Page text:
But a host of more compact varieties have been introduced in recent years that are suitable for smaller gardens or even for growing in a large pot including the Bloomerang series (typical height and spread of 1.5m) and the FlowerFesta series (typical height and spread of 1.225m).

Unlike their taller relatives, these new, compact varieties will also continue to flower intermittently from spring right through to autumn. Lilacs enjoy a fertile, free-draining, somewhat alkaline soil in full sun

The tiny fragrant flowers of wild violets can be found growing in woodlands at this time of year while their cultivated cousin, Viola cornuta (commonly known as the horned violet), makes a very pretty addition to the May garden.  This low- growing, semi-evergreen, versatile perennial is excellent for growing along the front of a border, beneath roses, or simply in a windowbox or container.

Recommended varieties include the lovely white-flowering Viola cornuta Alba, whose delicately scented flowers appear from May-August (height and spread of 20cm x 30cm). Smaller again are the free-flowering varieties known as Viola cornuta Minor and Viola cornuta Harry, both of which reach a diminutive height and spread of just 15cm and produce their purple flowers from April to October.

Hardy and floriferous, the horned violet needs a cool, humus-rich, moist but free-draining soil in full sun or partial shade. Keep regularly deadheaded and cut plants back hard after flowering to keep them neat. Typical height and spread of  20cm x 30cm.

Few small trees pack as powerful a punch as the Chinese dogwood, Cornus kousa var. chinensis, whose star-shaped, bee-friendly flowers appear in huge abundance in late May-June and are followed by ornamental scarlet fruits in autumn.

It’s one of the parents (the other is Cornus nuttallii) of the newly introduced Cornus hybrid known as Cornus x elwinortonii VENUS (Jersey Star Series), an awful name for an outstandingly decorative, vigorous, disease-resistant, drought-resistant, hardy small tree whose very large white flower bracts appear from mid-May.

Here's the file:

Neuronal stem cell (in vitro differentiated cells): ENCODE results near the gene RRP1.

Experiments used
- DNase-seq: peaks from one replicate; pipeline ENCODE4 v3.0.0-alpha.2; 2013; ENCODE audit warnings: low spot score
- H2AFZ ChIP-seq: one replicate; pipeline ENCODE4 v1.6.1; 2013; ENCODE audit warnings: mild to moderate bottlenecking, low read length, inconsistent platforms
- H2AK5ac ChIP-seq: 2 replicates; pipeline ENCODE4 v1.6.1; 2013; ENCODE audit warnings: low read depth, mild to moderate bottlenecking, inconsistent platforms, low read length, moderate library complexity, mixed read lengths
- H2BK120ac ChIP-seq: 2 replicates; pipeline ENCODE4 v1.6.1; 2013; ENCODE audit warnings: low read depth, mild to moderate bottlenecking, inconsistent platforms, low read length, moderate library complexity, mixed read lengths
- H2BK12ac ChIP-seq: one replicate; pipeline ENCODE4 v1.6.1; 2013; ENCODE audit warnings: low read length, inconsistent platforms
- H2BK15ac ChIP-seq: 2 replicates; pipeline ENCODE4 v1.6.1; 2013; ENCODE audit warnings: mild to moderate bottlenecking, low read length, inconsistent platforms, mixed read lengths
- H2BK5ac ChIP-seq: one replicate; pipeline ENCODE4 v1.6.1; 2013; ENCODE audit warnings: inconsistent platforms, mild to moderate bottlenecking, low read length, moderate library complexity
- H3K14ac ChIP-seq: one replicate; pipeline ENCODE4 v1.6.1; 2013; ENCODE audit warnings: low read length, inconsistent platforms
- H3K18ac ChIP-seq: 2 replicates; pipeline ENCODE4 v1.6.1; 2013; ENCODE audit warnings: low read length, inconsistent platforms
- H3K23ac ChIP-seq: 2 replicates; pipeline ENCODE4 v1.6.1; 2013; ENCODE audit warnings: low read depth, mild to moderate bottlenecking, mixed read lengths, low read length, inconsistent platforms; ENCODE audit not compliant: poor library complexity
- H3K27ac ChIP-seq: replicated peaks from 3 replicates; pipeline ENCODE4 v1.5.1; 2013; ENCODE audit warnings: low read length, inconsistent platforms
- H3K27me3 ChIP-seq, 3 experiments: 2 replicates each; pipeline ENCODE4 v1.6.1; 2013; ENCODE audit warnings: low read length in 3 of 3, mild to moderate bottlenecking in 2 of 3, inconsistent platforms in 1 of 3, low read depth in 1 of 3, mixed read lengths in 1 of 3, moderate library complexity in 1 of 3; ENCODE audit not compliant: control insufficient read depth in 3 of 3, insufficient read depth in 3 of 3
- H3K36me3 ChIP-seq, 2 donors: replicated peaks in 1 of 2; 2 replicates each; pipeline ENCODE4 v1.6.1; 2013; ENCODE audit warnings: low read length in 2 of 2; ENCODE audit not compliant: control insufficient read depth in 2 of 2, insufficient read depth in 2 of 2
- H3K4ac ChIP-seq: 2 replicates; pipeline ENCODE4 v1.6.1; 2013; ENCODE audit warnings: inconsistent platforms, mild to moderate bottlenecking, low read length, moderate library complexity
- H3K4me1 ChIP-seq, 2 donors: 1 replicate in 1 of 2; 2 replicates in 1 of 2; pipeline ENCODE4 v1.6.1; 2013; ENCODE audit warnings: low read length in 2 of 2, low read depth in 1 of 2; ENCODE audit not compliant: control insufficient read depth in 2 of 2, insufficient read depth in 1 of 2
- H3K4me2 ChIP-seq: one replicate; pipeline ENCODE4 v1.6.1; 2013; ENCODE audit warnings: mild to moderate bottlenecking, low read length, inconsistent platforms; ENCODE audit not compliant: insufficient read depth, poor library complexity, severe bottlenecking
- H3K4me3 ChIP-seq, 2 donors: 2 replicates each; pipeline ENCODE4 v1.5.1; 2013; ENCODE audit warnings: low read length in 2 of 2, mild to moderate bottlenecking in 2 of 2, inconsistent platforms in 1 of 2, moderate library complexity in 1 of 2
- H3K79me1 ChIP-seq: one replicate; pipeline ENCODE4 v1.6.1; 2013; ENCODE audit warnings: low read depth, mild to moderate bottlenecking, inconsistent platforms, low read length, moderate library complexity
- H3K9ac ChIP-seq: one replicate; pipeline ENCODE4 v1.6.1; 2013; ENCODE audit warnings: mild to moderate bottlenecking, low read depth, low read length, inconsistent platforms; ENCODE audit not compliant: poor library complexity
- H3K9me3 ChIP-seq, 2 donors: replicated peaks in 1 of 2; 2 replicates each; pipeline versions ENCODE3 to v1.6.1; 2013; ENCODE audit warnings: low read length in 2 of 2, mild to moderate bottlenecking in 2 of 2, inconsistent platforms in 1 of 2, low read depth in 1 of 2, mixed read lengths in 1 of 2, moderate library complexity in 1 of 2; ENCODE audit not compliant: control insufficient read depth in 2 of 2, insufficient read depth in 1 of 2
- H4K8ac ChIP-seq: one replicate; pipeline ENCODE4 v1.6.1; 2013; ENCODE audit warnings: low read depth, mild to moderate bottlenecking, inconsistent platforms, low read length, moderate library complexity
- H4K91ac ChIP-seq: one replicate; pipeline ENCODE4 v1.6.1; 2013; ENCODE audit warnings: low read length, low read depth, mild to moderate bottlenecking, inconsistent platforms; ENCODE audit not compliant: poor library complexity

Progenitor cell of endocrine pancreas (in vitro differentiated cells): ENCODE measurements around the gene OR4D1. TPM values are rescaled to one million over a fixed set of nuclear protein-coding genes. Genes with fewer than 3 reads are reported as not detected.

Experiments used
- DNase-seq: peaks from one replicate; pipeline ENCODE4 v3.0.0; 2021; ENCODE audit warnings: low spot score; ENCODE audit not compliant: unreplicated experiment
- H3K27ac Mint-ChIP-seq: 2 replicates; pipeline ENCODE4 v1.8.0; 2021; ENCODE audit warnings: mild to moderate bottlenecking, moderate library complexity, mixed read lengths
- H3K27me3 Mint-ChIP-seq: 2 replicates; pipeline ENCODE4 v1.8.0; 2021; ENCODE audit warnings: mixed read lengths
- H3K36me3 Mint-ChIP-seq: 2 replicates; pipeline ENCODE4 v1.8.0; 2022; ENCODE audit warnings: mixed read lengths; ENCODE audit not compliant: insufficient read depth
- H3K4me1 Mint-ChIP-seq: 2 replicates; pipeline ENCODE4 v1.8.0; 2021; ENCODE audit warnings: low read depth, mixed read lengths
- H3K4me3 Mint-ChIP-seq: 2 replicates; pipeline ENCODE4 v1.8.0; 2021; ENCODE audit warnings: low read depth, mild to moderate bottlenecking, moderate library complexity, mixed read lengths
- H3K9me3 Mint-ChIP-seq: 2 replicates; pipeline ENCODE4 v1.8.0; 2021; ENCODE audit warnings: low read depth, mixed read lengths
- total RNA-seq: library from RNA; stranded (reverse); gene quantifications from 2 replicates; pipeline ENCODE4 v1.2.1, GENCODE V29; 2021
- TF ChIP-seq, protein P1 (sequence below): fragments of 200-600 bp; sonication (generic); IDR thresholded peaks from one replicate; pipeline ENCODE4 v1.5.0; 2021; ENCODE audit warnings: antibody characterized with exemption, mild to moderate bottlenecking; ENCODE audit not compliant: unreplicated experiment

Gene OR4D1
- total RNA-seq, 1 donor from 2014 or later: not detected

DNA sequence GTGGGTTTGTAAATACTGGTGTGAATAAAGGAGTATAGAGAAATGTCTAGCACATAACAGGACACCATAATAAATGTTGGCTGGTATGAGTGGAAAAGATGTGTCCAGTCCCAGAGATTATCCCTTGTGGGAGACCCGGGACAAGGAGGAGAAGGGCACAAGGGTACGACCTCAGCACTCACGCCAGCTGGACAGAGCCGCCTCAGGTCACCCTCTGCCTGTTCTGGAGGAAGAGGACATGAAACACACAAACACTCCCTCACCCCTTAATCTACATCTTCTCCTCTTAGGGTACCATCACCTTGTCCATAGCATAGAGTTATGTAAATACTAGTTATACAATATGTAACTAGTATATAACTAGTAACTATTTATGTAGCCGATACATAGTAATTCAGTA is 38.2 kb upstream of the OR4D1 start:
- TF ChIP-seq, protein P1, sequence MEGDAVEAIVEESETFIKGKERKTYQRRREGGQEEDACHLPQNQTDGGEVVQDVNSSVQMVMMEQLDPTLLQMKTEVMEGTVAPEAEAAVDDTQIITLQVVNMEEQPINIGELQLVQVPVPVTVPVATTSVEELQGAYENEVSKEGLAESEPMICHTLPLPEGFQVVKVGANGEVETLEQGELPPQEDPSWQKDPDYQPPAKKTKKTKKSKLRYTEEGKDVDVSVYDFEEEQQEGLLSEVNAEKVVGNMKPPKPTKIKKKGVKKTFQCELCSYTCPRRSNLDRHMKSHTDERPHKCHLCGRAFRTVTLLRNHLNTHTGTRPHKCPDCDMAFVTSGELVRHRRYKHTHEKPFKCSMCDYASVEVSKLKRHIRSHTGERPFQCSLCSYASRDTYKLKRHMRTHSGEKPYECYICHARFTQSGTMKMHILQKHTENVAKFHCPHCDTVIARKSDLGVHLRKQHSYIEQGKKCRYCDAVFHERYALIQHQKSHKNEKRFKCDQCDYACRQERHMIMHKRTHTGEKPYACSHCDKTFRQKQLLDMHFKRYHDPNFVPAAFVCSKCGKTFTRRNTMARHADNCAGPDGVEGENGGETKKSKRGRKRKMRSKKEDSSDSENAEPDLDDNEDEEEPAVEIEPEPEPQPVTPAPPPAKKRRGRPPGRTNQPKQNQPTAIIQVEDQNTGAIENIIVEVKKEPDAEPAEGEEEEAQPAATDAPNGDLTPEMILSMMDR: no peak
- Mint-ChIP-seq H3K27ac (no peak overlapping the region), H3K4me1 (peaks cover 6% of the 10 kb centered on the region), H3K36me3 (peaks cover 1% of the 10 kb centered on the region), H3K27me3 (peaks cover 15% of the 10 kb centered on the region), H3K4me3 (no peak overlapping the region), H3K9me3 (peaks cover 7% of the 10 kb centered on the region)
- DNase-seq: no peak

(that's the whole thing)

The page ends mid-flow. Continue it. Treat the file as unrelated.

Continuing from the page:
Both species need a fertile, moist but well-drained neutral to acidic soil. While Cornus kousa var. chinensis will tolerate light shade, Cornus x elwinortonii needs full sun

Close-up of the burnt-orange flowers of Calendula Neon. Photograph: Richard Johnston
Close-up of the burnt-orange flowers of Calendula Neon. Photograph: Richard Johnston

Bearded irises are another late spring/early summer flowering perennial whose star has risen in recent years with the rediscovery of a range of heritage cultivars originally introduced by the celebrated British plant breeder and artist Cedric Morris back in the 1940s and 1950s.

His Benton irises are prized for their subtle, smudged colours and gracefu, scented flowers; examples include the dusty-pink and cream Iris Benton Deirdre and the blue-purple Benton Nigel (available from specialist suppliers including bethchatto.co.uk). The Benton irises aside, other recommended varieties include the chocolate-gold flowering Quechee and the pale-blue Jane Phillips (camolinpottingshed.com).

These clump-forming, fully hardy perennials flower from May-June and need to be planted shallowly (with the rhizome sitting on the surface) in a light, very well-drained soil in full sun (they love a stone trough) to make them happy.

Bearded irises are another late spring/ early summer flowering perennial.
Bearded irises are another late spring/ early summer flowering perennial.

Sometimes we just fail to see the beauty right under our noses. Grown as a freestanding specimen, the common hawthorn (Crataegus monogyna) is a supremely garden-worthy small tree with multiple seasons of interest, not least of which are its pretty clouds of bee-friendly, scented flowers in May, a glorious annual display that’s earned it the common name of the may bush.